Tensile and Compressive Behaviour of Early Age Concrete
MetadataShow full item record
Copyright © 2011 The Concrete Institute of Australia. The Concrete Institute of Australia website can be located at: http://www.concreteinstitute.com.au/
Concrete is relatively weak in tension, but this should not mean the tensile capacity should be ignored, it still has an important role to play when considering early age concrete properties, especially when you are considering lifting at an early concrete strength. The more efficient and sophisticated design techniques become, the better the understanding of material properties needs to be, and in the case of tensile properties the interest is in relation to the cracking behaviour. The adopted test method used in this paper is the less commonly applied direct tension method. This test was not established to redefine a new test regime, but to research the relevance of this test method. This method has been considered a more direct concrete tension representation when considering the capacity of early age concrete. It has overcome the difficulties of centralizing and aligning the specimen, which is inherent in other test methods.Two concrete mixes were used, which represent typical mixes used in the precast industry. These were selected to study the effects of age, compressive strength gain, and the relative tensile strain capacity. The significance of understanding the behaviour of concrete in tension is detailed and the role of tensile properties with fracture mechanisms is explored. It is shown that the relationship between tensile strength is independent of compressive strength gain, mix composition and concrete age. It is also demonstrated, from previously published data that indirect and direct tensile tests reflect different results.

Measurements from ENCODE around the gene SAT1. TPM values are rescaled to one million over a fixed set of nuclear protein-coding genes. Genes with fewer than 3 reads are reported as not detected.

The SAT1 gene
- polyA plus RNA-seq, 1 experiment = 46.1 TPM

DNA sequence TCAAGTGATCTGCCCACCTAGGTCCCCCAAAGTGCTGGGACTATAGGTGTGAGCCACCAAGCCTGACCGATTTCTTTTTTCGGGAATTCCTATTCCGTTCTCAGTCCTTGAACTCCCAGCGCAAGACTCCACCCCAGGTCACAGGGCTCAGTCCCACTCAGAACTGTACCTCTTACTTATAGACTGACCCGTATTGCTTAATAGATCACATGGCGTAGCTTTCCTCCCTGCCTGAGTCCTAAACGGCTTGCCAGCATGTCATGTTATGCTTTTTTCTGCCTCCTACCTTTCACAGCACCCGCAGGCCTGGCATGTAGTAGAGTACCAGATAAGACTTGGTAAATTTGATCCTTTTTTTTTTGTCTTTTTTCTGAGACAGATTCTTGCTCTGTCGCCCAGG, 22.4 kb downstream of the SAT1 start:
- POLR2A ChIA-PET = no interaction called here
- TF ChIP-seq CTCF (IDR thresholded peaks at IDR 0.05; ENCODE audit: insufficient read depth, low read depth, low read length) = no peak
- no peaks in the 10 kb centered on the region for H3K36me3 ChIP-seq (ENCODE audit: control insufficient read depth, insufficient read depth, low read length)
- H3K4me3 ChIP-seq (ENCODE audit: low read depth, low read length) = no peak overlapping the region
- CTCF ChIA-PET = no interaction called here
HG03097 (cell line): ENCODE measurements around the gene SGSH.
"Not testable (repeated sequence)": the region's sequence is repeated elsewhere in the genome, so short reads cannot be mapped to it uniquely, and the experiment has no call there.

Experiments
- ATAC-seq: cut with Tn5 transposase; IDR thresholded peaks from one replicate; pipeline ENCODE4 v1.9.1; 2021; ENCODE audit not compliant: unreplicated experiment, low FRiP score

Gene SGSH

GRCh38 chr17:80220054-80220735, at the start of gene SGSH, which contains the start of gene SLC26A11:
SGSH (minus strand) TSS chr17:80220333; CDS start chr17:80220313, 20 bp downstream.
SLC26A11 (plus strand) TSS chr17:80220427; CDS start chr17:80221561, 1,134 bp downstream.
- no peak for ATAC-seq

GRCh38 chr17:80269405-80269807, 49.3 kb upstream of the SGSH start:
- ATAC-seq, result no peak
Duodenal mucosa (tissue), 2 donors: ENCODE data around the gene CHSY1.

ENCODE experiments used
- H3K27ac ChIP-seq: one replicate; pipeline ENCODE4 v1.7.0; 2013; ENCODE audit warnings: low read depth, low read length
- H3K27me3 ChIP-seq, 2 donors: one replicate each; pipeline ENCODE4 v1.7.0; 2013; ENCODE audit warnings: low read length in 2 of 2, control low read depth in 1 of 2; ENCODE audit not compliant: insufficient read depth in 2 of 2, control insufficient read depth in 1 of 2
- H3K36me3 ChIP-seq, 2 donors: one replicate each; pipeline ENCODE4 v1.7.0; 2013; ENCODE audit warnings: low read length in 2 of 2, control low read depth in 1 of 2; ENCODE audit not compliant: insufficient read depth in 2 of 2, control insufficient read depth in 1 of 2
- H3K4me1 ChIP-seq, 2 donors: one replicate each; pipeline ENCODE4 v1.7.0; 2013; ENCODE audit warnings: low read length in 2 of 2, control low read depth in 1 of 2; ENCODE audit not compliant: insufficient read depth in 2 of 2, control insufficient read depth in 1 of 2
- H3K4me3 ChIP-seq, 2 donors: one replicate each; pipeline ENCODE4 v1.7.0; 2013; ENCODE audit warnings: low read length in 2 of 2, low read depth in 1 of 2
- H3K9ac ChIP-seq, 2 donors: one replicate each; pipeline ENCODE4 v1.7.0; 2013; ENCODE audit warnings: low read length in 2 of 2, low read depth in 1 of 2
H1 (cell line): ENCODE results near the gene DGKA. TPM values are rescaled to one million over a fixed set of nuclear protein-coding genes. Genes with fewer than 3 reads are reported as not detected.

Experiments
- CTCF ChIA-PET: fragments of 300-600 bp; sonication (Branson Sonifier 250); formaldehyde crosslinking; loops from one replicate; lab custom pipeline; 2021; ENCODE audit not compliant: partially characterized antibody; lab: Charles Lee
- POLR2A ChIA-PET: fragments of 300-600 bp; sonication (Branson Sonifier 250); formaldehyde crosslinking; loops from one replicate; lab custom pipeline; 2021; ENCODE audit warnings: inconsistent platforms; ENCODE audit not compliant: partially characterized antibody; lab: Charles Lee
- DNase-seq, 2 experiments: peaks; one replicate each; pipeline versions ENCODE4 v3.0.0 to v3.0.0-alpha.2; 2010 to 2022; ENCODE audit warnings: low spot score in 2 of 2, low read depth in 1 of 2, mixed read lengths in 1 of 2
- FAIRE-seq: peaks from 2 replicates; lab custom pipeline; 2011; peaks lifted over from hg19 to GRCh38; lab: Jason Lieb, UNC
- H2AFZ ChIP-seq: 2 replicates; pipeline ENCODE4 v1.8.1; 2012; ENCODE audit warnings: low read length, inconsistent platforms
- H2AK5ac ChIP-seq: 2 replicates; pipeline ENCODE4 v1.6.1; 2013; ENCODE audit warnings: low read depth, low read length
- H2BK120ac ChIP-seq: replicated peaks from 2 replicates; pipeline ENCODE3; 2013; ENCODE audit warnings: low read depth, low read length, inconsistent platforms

Showing items related by title, author, creator and subject.
Barraclough, Andrew (2012)This paper presents a series of experimental tensile results that have been conducted on concrete at early age, typically less than 3 days. The test method and procedure for measuring uniaxial tensile strength using ...
Nath, Pradip (2010)Utilization of fly ash as a supplementary cementitious material adds sustainability to concrete by reducing the green house gas emission associated with cement production. Fly ash is a by-product of coal fired power ...
Chang, Ee Hui (2009)Concrete is by far the most widely used construction material worldwide in terms of volume, and so has a huge impact on the environment, with consequences for sustainable development. Portland cement is one of the most ...